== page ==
ETF.com: In that same vein, when it comes to financials, the narrative is that rising rates are good for the financials sector because it improves its lending spreads. Is that something you consider?
Chisholm: I have heard the statement that interest rates are significant for financials and that's the play. When you look historically, on average, rising rates actually decrease your odds [of outperformance], marginally. It hasn’t been a significant positive factor historically for financials.
There are three critical drivers to financials' relative performance. The first is what everybody says: net interest margins. That's the spread between short- and long-term interest rates. Essentially short rates rising usually means a steepening yield curve; therefore, net interest margins expand. If you get that right, that'll give you about 60% chance of getting the financial sector right. So it’s a positive, but it's not a lock.
The second thing that's more important than that is loan growth. And the Trump administration and financial deregulation could impact that. Banks are more willing to lend. If willingness to lend goes up—we can study it historically—you have 71% odds of loan growth acceleration regardless of the base rate, which is an inflection from here, and we're at about average loan growth. If you get loan growth right, you have about 70% odds of getting the financial sector right. That's positive.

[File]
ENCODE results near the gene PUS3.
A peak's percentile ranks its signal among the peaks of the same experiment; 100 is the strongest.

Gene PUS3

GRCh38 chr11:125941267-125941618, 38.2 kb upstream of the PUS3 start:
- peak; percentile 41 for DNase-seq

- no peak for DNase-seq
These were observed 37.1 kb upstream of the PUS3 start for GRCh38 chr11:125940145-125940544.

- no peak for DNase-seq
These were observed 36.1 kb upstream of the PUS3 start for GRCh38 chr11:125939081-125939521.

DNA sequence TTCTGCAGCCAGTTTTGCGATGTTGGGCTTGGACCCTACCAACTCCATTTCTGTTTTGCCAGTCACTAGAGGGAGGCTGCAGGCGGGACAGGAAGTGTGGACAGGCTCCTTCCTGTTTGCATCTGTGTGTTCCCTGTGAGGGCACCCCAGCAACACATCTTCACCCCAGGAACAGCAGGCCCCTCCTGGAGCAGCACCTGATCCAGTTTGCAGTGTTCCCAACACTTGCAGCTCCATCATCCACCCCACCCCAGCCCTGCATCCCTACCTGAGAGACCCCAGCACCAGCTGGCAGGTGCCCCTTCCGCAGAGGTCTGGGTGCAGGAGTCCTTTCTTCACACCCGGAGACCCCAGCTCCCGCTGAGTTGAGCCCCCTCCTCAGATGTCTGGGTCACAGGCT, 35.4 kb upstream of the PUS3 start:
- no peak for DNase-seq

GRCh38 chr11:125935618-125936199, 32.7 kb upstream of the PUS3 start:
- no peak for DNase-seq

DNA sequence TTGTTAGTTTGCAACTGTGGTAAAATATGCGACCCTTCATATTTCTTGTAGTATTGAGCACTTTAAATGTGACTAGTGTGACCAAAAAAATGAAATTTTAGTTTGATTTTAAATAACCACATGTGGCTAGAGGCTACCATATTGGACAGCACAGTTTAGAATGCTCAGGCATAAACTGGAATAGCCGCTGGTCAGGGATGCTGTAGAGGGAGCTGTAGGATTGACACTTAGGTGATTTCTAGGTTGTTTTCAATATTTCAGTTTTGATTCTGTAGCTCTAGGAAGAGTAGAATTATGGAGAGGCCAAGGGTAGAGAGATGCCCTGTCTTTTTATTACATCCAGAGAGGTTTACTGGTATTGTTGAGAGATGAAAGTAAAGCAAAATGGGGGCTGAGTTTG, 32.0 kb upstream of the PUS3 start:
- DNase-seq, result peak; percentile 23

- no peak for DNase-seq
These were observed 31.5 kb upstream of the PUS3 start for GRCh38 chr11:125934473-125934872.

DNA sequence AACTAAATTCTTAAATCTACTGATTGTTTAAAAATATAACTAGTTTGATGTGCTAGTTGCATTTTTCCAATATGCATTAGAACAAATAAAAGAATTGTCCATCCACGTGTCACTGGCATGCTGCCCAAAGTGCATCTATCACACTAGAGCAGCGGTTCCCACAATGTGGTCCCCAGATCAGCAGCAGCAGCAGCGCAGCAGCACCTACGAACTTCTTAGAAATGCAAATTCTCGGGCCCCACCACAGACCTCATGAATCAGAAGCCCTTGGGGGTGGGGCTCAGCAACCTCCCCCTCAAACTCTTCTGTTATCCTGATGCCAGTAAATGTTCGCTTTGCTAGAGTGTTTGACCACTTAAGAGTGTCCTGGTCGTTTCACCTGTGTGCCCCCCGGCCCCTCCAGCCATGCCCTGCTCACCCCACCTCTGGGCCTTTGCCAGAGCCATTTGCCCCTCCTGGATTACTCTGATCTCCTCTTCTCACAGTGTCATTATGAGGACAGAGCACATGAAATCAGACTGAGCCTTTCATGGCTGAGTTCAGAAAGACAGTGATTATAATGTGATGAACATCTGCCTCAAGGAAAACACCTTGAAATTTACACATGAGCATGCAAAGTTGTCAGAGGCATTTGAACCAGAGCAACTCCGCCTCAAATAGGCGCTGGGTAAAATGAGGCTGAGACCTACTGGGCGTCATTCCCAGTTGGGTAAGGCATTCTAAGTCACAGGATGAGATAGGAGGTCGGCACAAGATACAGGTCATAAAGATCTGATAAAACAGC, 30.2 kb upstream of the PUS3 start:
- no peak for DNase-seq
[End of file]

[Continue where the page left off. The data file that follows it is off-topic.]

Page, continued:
The final thing that trumps everything else in financials, especially when it's going bad, is credit. That's what we've seen over the last two years. Net interest margins have compressed, the short end has stayed down, and that was a negative. Loan growth accelerated, but not to great rates; so that was a loose positive. But credit has deteriorated, until now, for about 18 months. That overwhelmed the financials and compressed their multiples more than relative earnings offset it. On a go-forward basis, that's the factor that changes the most.
So if you say, “What if your base case plays out and profits recover? What are the odds that credit deteriorates?” Your odds are 10%.
Most likely, credit actually improves off of pretty decent levels. If credit improves, loan growth accelerates, and net interest margins expand, and you have the trifecta [for financials]. And it's shifting from an area where none of those have been particularly positive over the last 18 months to all three of them being positive, potentially, going forward.
ETF.com: Deregulation can be a more powerful fuel for credit growth, mitigating what higher interest rates might be. Again, the intuitive thought is, higher interest rates will mean less loan growth because lending will get more expensive.
Chisholm: I would say that not only does it mitigate it, but they're correlated. If I tell you profits are going to recover, almost by definition I'd tell you that odds are that interest rates rise. The interesting thing about interest rates rising is that when they do, so does GDP growth. And so does investment spending.
All these things are correlated, which, for me, leads me to the conclusion that interest rates are more often than not a function of growth, not a deterrent to growth. Now, of course we can point out the obvious examples where they were a massive deterrent to growth in the '80s. But more often than not, you see lending accelerate along with interest rates.
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